Although Bullock did not start experimenting with color film until 1959 or 1960, he demonstrated an early interest in light abstractions. This is evident from a black-and-white abstraction he made in 1939, just a year after he began photographing professionally. Light Abstraction, 1939 (fig. 4), is composed entirely of two curved, wing-like shapes. In its subtle gradations of white and gray and use of abstract forms, the photograph shares a close resemblance to Moholy-Nagy’s Photogram of 1923 (see fig. 3). Bullock explored other experimental photographic processes relatively early in his photographic career as well. These included reticulations, solarizations, line drawings, and reversal processes, as seen in Reticulation, 1945, and Early Solarization, 1948 (figs. 5–6). Inspired by the writings of philosopher Alfred North Whitehead and general semanticist Alfred Korzybski, Bullock sought to portray relations between events that would generate a new “visual semantics” in photography. During a lecture on his color light abstractions given in Carmel, California, in 1964, Bullock said: “Time, space, line, form, color—these are the grammar of photography … these elements remain the same because they are rooted in the world of visual perception, whether we are creating pictures with pure light or photographing realistically. It is through these elements—this grammar—that we can come to understand and judge a photograph.”

In his color light abstractions, Bullock primarily sought to explore—through time, space, line, form, and color—light as a plastic medium. Many of these images look like close-ups of plant life, and in early color photographs that Bullock made just before taking up the color light abstractions, one can see that he was already experimenting with the idea of the camera lens as a microscopic magnifier. Abbott comments in the Revelations catalogue: “It was through … images of the 1950s and 1960s that Bullock’s meditation on objects as ‘events constantly changing on sub-microscopic, microscopic and macroscopic levels in time and space’ became a fundamental part of his approach to photography.” From as early as 1959, Bullock demonstrated an interest in micro-scopic photography, and was thinking about what could be revealed about the action of light when the camera maintained a close proximity to its subject. While at the Center for Creative Photography (CCP) in Tucson, Arizona, this past summer, I found many 35mm slides of leaves and flowers Bullock had made with color film and taken at a relatively close range that only slightly precede the color light abstractions. Although it is still obvious that the subject of the photograph is a flower or a leaf in these slides, by the spring of ’59, Bullock had begun to shoot plant matter at even closer range, abstract-ing the subject and focusing more on the light effects and textures that could be produced. These are categorized in Bullock’s archive with a terse note: “some good, some poor, no commercial value, for lectures and personal use only.”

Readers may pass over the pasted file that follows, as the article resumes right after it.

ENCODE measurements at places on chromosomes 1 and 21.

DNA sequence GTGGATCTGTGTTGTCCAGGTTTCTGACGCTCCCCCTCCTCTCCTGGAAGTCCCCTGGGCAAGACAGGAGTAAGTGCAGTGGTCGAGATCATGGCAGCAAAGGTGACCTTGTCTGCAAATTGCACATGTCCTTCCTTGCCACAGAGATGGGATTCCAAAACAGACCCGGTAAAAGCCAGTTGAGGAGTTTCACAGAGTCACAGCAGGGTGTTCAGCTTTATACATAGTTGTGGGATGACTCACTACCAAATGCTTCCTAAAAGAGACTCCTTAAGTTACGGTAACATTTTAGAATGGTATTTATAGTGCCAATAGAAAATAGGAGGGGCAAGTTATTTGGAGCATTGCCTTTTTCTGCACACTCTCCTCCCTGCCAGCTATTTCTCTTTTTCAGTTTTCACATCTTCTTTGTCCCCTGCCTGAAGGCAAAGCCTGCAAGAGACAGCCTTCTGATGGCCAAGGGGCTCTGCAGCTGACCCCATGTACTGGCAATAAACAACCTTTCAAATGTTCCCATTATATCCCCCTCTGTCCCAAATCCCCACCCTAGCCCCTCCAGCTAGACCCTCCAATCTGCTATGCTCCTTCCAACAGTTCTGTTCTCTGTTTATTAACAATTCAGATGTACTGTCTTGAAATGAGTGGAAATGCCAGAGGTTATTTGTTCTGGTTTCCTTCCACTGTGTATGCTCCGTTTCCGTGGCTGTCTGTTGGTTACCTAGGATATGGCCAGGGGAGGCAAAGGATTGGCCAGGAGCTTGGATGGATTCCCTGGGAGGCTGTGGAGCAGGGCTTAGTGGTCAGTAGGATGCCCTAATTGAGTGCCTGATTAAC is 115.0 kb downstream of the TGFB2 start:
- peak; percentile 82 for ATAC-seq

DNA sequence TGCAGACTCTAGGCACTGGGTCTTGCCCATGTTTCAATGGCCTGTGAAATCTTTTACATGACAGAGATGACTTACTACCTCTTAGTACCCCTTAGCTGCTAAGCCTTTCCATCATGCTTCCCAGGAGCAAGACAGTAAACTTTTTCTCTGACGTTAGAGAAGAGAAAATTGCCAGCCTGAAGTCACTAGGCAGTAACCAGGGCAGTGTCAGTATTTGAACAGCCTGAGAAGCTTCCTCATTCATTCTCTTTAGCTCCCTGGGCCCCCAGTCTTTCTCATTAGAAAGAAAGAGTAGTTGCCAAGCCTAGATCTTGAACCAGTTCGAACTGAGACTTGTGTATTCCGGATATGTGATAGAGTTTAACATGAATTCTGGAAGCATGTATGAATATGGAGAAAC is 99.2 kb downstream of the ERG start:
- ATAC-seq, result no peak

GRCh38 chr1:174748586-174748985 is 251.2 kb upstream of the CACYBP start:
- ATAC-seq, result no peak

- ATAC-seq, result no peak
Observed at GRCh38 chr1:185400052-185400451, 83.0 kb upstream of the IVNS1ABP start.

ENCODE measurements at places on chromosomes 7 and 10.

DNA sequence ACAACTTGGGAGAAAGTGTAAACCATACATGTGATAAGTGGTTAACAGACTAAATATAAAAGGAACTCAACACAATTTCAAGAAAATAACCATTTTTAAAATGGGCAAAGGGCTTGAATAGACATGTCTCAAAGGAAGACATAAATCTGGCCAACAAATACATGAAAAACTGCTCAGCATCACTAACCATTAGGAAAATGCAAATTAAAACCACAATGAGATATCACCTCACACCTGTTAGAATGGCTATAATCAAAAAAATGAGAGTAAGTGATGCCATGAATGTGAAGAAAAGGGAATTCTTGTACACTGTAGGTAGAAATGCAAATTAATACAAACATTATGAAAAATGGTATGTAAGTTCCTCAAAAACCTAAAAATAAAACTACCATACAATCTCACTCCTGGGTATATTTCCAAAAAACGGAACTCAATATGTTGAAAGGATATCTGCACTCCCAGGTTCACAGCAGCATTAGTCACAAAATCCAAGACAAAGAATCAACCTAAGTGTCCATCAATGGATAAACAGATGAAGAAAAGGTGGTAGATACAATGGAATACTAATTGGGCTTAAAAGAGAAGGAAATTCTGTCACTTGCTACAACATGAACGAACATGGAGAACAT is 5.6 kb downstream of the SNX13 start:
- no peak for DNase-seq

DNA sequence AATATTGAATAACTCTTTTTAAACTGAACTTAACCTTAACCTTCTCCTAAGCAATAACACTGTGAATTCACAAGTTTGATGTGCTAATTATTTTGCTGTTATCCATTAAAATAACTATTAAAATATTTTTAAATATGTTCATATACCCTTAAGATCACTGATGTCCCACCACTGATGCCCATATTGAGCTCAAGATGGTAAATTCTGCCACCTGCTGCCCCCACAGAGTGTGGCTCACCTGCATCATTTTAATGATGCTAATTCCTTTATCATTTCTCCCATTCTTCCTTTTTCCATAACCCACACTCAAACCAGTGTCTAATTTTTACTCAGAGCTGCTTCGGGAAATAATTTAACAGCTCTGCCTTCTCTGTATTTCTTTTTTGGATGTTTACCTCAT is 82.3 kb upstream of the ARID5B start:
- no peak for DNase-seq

• Fig. 5. Wynn Bullock, Reticulation, 1945, gelatin silver print. Image courtesy Bullock Family Photography LLC.

  • Fig. 6. Wynn Bullock, Early Solarization, 1948, gelatin silver print. Image courtesy Bullock Family Photography LLC.

A photograph of leaves from May 1959 (fig. 7) exemplifies one of Bullock’s more abstract pictures of plant matter and reveals details that the unaided eye would not see. In the foreground of the image, a pale green leaf curls over onto a darker green leaf below it. On both leaves, small bumpy ridges are visible, as if one were looking at them through an electron microscope. This effect is also visible in another color light abstraction Bullock made in 1963, as seen in fig. 8. In the reddish-pink leaf above these two, the viewer may also notice small, red vein lines, illuminated by an ethereal light that emanates from the upper left-hand corner of the photograph. Bullock wrote that his camera was “not only an extension of the eye, but of the brain.” He added: “It can see sharper, farther, nearer, slower, faster than the eye. It can see by invisible light. It can see in the past, present, and future. Instead of using the camera only to reproduce objects, I want to use it to make what is invisible to the eye, visible.” He also wrote that light was “a pure expression of electro-magnetism.” In this early color photograph, Bullock employs the camera as a substitute for the microscope, calling attention to small details and abstracting the leaves by their closeness to the camera lens.

  • Fig. 7. Wynn Bullock, Early Color Image 1183, May 1959, vintage color chromogenic print. Image courtesy Bullock Family Photography LLC.

  • Fig. 8. Wynn Bullock, Color Light Abstraction 2046, negative 1963, printed 2014, inkjet print. Image courtesy Bullock Family Photography LLC.

  • Fig. 9. Wynn Bullock, Color Light Abstraction 1076, negative 1963, printed 2014, inkjet print. Image courtesy Bullock Family Photography LLC.